If there ever were a game worthy of the “diamond in the rough” moniker, it’d be Metro 2033. Based off the Russian novel of the same name, 2033 debuted back in 2010 seemingly out of the blue, but quickly turned into a bit of a cult-favorite. Caught off guard at the game’s success, Metro: Last Light has clearly been given a good deal more in the way of funding and support from THQ (and eventually Koch Media), and it shows. Metro: Last Light is a good follow-up to 2033, but it definitely feels changed in ways that aren’t always to its benefit.
Let’s say that the first Dead Island was a survivor of a zombie apocalypse. He wasn’t the ideal survivor, but he had his quirks. You may not have wanted to stay around him for too long, so after you worked together for about 15-20 hours you left to go find your friend named Skyrim. Two years after leaving him, you decide to go back and find Dead Island, but all that is left of him is a shambling corpse that goes by Riptide. [Read more...]
I’ve never been much of a drinker. I mean, I’ve had a beer or two on occasion, but I’ve never really been in one of those situations where I just compulsively need a drink. I started playing Star Trek and was having a pretty alright time with its subpar co-op, third-person shooter action. Then Kirk uttered a line about how he was frustrated with the number of locked doors along their path. It was meant to be a quip, delivered by the dashing action hero and used to lighten the mood in a desperate situation. But this line only frustrated me. I hate it when characters call out flaws in a game’s design in an effort to brush them off; it’s as if the designer knows the game is terrible, and wants to joke about it with the player. I had a pack of PBR sitting untouched in my fridge for a pretty long time. It’s no longer there. All that’s left are a few crushed cans and a crumpled up cardboard box sitting in the corner next to my trash can. [Read more...]
I had an odd relationship with NetherRealm’s new fighting game since the time it was announced to the time of its release. The idea of a gritty fighting game starring the DC heroes and villains was interesting. The lack of the developer’s signature ultra-violence was disheartening and it seemed like the game was going to fall to the wayside as Mortal Kombat 9 with a DC skin. After getting the game earlier than expected because of my need for a fightstick, I can gladly report that Injustice: Gods Among Us offers enough fresh hooks and ridiculous moments to set it apart within the fighting genre.
To begin, I would like to say that this post will contain a fair amount of spoilers so read at your own risk.
Bioshock is not just a game. It is a masterpiece in storytelling, as you have likely heard from many other critics and review sites, such as our own. This is not to be debated; it is a fact set in stone no matter what reality tear you are in. As I write this my mouth is still agape from the ending events and how complex and astounding they are. With the concluding events now behind me and the intrigue of forthcoming DLC on the horizon, I became curious as to what Irrational Games could possibly do. While I would like to obviously see new vigor’s and weapons, I am far more curious with the story and where it could place players within the floating skylines of Columbia, and with whom they would come to interact with. Following are a few hopeful wishes for the DLC and how it will further come to shape Booker, Columbia, and all of its inhabitants.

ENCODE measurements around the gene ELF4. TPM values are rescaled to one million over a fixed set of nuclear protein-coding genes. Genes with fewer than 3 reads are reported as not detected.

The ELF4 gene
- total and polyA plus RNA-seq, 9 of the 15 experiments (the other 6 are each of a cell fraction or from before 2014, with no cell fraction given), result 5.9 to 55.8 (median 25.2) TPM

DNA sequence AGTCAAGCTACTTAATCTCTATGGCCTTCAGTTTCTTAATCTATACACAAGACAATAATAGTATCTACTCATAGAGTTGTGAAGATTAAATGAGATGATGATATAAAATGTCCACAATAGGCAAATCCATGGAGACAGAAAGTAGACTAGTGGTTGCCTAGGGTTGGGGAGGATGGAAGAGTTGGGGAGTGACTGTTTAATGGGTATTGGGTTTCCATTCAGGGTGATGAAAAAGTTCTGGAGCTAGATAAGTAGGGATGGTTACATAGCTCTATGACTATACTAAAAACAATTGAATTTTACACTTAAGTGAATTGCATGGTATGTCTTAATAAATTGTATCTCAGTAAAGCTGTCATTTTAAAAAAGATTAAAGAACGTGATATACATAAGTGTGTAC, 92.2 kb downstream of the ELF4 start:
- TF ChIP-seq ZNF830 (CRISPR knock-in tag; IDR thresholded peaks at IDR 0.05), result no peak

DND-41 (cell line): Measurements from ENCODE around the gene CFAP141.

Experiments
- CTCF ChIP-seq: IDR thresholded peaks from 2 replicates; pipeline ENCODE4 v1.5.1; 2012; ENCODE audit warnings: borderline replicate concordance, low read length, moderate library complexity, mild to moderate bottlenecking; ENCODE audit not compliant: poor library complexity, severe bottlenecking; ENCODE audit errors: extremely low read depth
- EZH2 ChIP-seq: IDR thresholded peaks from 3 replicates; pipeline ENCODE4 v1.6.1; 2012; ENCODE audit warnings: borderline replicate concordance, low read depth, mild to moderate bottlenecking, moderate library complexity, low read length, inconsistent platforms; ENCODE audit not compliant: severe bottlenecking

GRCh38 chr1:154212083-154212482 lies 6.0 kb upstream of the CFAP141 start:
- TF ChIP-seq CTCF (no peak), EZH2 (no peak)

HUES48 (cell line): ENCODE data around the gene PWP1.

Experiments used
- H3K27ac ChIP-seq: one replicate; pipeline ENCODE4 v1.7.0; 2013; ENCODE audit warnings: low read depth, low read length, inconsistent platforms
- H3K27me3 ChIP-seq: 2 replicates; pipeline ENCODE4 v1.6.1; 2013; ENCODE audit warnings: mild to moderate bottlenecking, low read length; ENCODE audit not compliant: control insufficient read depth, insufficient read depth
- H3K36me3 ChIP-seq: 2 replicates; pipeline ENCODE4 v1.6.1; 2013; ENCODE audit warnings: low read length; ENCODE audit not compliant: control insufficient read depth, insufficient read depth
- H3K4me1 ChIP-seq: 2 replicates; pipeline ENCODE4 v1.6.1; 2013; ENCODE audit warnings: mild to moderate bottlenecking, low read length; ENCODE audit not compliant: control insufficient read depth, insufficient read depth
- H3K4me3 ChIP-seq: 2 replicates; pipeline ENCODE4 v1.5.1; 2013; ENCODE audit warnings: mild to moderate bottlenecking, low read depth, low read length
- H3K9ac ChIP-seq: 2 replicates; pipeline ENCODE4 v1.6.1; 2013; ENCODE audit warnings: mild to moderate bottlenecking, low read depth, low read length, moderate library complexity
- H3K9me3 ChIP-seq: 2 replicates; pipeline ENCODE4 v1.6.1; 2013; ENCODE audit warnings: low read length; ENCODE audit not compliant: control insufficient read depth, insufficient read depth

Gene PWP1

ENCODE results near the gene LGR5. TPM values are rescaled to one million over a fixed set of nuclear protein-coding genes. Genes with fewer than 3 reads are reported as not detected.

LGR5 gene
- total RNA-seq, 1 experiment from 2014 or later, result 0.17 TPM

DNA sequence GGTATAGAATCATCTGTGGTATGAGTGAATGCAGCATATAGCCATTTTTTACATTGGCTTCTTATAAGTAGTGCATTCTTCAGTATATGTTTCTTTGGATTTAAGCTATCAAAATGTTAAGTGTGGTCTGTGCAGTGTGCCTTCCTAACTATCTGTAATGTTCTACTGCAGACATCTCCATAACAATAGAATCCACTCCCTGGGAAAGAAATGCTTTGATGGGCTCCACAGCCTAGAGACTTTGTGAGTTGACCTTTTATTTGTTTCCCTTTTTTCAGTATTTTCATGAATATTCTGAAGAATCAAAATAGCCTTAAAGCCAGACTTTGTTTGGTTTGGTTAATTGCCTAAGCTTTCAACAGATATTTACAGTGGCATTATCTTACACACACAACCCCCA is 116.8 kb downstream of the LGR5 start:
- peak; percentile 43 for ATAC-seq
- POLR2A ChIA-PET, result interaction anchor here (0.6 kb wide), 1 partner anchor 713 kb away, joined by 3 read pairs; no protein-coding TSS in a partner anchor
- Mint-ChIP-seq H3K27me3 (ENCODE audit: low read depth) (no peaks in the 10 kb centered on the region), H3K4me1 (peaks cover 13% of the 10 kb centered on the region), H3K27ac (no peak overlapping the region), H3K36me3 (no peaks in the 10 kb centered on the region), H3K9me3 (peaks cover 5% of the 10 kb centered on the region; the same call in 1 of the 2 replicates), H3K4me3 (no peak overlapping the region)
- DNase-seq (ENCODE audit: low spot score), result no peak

I had fun precisely once in Army of Two: The Devil’s Cartel. About three hours in, I started playing solo, and hopped in the driver’s seat of a jeep with a turret. My AI partner was going to pick off enemies from his elevated position, but I barely noticed. I slammed on the accelerator (in first-person, no less), running over everyone in my path for a good one to two minutes. Because of the game’s new “dismemberment technology,” bodies exploded and limbs flew around goofily. It was dumb, but it was different. Most of The Devil’s Cartel isn’t. [Read more...]
In another life, things would probably be different. In another life, we might be somewhere else, someone else. But we’re forced to live with the hand we’re dealt, and there’s no changing that. Or is there? It’s hard for Bioshock Infinite to cast itself away from the shadow of its predecessor, mostly because of how strong the narrative of the original Bioshock was in its day. Bioshock Infinite quickly relinquishes itself from the shackles of just “going through the motions” and carves out a unique place all its own. [Read more...]
I played through The Walking Dead: Survival Instinct in one sitting. It wasn’t because I was having fun with the game, or because I had a large amount of free time I could devote to it. I played it through in one sitting because it was incredibly boring, incredibly short, and I wanted all of it to end as soon as possible.
Following up a critically acclaimed game can be tough. It can be even tougher when it’s considered one of the best games on its system. So what are some ways to make a successful prequel to an entire series that has grown with each installment? The answer does not lie within Sony Santa Monica’s God of War Ascension.
Note: Minor spoilers will follow for God of War Ascension’s story.
Recently in the gaming industry, God of War Ascension has been getting a lot of buzz for one of its trophies that you receive after a boss battle against two of the Furies. This trophy, “Bros before Hos,” was patched the first day of the games release to the public to now read “Bros before Foes.” I have heard many reasons for people to be against the naming of this trophy, such as it advocating violence against women, or it being a more broad representation of the more tasteless and juvenile aspects of the gaming industry. I figured I would like to voice my opinion on this matter, and what better place to do it than in an editorial.